Taxpayers seeking a refund of the Internal Revenue Service’s administrative decision to impose additional excise tax may petition either the U.S. district courts or the U.S. Court of Federal Claims. Choosing the best refund forum is one of the most significant decisions that must be made when tax litigation is imminent. The authors provide some practice points in deciding in which court to seek redress.
To challenge an administrative determination and assessment of a federal excise tax, a taxpayer has a choice of two different federal courts to bring an action: the U.S. district courts and the U.S. Court of Federal Claims. The choice of a refund forum is one of the most significant decisions that must be made when tax litigation is imminent.
The jurisdictional statute for refund suits in the district courts is found in 28 U.S.C. §1346, and provides that the federal district courts have original jurisdiction over suits for the recovery of internal revenue taxes. This would also cover any issues relating to penalties and interest associated with the taxes.
Similarly, the Court of Federal Claims has concurrent jurisdiction with the district courts over suits for the recovery of taxes erroneously and illegally assessed by the United States. See 28 U.S.C. § 1491.
Things to Consider
In deciding whether to seek a refund in the district court or the Court of Federal Claims, a taxpayer should consider several issues in determining the most advantageous forum.
Is There Any Controlling Judicial Precedent?
One of the primary considerations in determining which court to litigate your refund case is the existence of any controlling legal authority. All courts must follow a controlling decision of the Supreme Court of the United States. Similarly, each district court must follow the legal precedent announced by the U.S. Court of Appeals to which an appeal would lie. For example, if the taxpayer’s principal place of business is located in New York City, the taxpayer’s refund action could be brought in the district court for the Southern District of New York, and the appeal from a final decision would lie in the Court of Appeals for the Second Circuit. Alternatively, the taxpayer could bring a refund action in the Court of Federal Claims, and the appeal from a final decision would lie in the Court of Appeals for the Federal Circuit (CAFC).
If, in our example, there is favorable case law in the Second Circuit, then the taxpayer would prefer to bring the action in the district court for the Southern District of New York because the Second Circuit case law would be controlling precedent. Alternatively, if the case law in the Second Circuit is unfavorable but the CAFC has not addressed the issue, the taxpayer would likely prefer to bring the action in the Court of Federal Claims because Second Circuit case law does not bind that court. Before you pick the court in which to litigate your refund case, it is critical to research the state of the law on your issue in each available forum.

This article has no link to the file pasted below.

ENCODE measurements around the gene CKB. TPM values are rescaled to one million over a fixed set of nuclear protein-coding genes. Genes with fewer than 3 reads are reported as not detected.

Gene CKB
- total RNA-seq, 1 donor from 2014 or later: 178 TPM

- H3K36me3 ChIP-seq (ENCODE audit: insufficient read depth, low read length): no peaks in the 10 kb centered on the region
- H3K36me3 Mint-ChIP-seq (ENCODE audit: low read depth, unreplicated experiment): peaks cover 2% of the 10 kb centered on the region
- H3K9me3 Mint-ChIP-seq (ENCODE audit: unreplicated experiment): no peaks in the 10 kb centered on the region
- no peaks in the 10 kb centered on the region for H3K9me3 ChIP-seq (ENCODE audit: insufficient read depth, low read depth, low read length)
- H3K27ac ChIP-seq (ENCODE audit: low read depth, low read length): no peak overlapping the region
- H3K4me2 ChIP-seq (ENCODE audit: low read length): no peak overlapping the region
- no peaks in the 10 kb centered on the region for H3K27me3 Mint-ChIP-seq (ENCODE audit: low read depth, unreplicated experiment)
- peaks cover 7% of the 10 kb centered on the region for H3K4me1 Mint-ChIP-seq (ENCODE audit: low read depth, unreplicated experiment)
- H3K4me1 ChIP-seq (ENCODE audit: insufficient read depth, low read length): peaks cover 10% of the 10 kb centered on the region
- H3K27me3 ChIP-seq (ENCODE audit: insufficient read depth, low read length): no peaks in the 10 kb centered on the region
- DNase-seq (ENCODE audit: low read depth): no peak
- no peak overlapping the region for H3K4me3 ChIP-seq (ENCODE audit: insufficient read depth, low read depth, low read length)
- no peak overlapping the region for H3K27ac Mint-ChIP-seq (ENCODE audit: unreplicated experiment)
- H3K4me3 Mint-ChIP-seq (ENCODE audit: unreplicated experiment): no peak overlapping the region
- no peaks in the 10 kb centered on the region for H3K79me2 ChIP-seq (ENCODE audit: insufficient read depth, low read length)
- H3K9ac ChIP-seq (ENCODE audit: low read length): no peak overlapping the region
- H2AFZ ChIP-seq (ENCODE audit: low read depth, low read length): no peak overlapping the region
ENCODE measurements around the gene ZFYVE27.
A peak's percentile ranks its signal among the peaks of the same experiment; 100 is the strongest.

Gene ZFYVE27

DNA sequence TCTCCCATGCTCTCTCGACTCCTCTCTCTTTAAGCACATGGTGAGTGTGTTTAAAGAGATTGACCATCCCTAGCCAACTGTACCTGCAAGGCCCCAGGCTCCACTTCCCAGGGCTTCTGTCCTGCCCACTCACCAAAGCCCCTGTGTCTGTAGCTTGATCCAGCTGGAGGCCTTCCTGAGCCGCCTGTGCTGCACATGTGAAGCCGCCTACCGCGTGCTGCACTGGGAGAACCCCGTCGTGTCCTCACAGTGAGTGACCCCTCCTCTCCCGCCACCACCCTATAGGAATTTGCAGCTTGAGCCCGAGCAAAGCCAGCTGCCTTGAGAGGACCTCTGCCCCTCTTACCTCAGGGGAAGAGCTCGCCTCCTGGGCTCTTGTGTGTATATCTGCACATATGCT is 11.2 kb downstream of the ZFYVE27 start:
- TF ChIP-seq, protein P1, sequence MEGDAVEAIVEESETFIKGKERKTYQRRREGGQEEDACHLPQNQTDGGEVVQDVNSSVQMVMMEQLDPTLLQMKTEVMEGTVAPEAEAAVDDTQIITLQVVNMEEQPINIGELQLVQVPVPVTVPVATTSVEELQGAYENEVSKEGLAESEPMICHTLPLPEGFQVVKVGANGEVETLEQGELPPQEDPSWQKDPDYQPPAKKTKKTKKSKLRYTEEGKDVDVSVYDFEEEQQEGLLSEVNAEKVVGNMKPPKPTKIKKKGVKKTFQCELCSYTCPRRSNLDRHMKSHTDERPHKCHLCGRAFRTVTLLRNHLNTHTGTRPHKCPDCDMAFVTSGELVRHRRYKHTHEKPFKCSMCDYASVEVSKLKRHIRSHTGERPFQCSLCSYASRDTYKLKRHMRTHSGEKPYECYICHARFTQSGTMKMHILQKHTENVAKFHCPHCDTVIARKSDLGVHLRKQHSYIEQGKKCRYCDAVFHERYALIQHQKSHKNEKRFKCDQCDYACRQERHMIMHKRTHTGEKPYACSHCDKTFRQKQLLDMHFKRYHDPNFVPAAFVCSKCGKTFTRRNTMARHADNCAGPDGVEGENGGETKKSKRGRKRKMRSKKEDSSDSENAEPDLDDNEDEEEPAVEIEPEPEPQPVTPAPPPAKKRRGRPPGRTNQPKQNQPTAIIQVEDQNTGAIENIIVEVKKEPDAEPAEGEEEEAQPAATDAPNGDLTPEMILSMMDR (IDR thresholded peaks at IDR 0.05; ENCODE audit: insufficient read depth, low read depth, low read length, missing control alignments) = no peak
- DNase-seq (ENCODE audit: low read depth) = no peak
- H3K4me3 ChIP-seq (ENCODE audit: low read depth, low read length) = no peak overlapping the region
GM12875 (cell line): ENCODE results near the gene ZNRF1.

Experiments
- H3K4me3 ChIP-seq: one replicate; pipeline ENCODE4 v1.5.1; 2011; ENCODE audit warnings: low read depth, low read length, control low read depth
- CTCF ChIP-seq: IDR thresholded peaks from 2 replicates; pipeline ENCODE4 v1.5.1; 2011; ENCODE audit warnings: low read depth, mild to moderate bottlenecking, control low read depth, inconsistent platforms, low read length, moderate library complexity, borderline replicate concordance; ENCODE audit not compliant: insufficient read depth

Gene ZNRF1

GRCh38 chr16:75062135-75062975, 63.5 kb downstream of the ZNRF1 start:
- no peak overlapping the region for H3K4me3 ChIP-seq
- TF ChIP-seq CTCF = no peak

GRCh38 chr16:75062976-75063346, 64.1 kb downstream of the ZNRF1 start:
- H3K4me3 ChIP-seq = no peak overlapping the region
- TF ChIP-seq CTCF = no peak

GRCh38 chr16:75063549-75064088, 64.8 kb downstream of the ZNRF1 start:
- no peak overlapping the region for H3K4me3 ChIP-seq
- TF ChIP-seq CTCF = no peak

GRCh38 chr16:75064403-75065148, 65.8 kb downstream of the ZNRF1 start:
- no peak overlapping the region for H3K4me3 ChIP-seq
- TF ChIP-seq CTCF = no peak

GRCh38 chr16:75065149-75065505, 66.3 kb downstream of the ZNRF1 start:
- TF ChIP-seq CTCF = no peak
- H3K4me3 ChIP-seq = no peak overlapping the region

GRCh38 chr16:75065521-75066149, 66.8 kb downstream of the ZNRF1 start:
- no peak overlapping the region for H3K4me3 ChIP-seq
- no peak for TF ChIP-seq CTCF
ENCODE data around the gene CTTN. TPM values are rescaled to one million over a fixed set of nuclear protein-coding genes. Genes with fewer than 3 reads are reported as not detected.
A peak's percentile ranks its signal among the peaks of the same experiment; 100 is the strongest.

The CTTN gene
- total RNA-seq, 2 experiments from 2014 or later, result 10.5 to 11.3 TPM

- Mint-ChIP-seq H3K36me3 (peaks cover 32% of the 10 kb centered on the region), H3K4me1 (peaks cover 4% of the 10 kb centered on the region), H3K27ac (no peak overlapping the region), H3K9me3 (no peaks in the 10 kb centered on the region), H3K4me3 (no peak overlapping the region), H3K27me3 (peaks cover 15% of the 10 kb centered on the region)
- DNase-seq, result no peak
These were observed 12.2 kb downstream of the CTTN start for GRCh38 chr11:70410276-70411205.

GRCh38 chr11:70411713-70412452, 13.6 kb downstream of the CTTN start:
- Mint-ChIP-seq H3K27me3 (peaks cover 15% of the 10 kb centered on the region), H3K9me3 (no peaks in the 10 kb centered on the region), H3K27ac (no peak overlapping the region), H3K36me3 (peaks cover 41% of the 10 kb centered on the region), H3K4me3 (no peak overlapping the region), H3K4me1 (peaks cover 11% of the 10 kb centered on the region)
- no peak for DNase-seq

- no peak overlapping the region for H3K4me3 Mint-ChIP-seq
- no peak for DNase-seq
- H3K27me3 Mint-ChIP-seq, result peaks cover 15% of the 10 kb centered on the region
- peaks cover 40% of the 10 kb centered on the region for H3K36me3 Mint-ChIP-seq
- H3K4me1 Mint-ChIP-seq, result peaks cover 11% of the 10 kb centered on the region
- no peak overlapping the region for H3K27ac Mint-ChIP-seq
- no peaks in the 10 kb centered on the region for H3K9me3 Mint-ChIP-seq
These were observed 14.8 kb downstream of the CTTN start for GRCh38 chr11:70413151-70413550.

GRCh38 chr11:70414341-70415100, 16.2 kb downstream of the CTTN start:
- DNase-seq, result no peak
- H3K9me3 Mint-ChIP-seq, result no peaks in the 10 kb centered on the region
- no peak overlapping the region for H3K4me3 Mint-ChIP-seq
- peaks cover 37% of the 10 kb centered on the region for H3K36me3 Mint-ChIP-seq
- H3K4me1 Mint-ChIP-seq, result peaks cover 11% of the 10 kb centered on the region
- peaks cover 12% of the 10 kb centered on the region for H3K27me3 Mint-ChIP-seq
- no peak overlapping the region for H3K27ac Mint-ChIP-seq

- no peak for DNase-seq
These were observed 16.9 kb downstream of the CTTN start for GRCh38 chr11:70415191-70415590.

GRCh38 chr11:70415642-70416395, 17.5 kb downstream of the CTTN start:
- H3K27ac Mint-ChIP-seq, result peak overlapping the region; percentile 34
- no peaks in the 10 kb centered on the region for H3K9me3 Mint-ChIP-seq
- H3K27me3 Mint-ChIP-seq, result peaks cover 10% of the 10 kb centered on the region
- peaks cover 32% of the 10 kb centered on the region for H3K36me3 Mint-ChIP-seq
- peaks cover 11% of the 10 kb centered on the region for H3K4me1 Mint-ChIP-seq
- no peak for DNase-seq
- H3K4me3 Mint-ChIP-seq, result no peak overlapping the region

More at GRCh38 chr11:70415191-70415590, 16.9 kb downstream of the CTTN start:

Can You Litigate By Paying Only Part of the Tax?
Generally, a district court or the Court of Federal Claims does not have jurisdiction over a tax refund suit unless the taxpayer has fully paid the amount of the tax assessment. In Flora v. United States, 362 U.S. 145 (1960), the Supreme Court resolved the issue of whether 28 U.S.C. § 1346 requires full payment of the tax in issue or only a partial payment. The Supreme Court held that the full payment of the tax was a prerequisite to the court’s jurisdiction The Flora rule is applicable to the Court of Federal Claims as well as to district courts. See DiNatale v. United States, 12 Cl. Ct. 72 (Cl. Ct. 1987).
A different rule applies to a divisible tax. Those taxes are imposed on and may be divided among individual transactions and include alcohol excise taxes. The taxpayer with a divisible tax is considered to make full payment for purposes of the court’s jurisdiction if the taxpayer pays the tax for a single transaction during the applicable period. See Steele v. United States, 280 F.2d 89 (8th Cir. 1960); Spivak v. United States, 370 F.2d 612 (2d Cir. 1967). The district courts and the Court of Federal Claims recognize that full payment of an excise tax is made when the tax on an individual transaction for each period in issue is paid before the suit is filed. If a taxpayer takes this approach and does not pay all of the disputed tax, the taxpayer may be required to post a bond or letter of credit for the balance in order stop the government from using its administrative collection tools to collect the balance. Additionally, the taxpayer should expect that the government will assert a counterclaim during litigation for the unpaid balance in response to taxpayer’s complaint.
The court in Flora also ruled that the full-payment rule did not require the payment of interest, unless the taxpayer challenged the amount of interest: “In some of the cases the only amount remaining unpaid at time of suit was interest. As we have indicated, the statute lends itself to a construction which would permit suit for the tax after full payment thereof without payment of any part of the interest.” Flora v. United States, 362 U.S. 145 (1960) at n.37(d) ; see also Kell-Strom Tool Co. v. United States 205 F. Supp. 190 (D. Conn. 1962); Leeke v. United States, 737 F. Supp. 1013 (S.D. Ohio 1990) (accord). In Shore, for example, the CAFC settled the question by holding that the interest portion of an assessment need not be paid under the full-payment rule. Shore v. United States, 9 F.3d 1524 (Fed. Cir. 1993). The CAFC said, however, that the full-payment rule referred to the tax only, not to interest and penalties.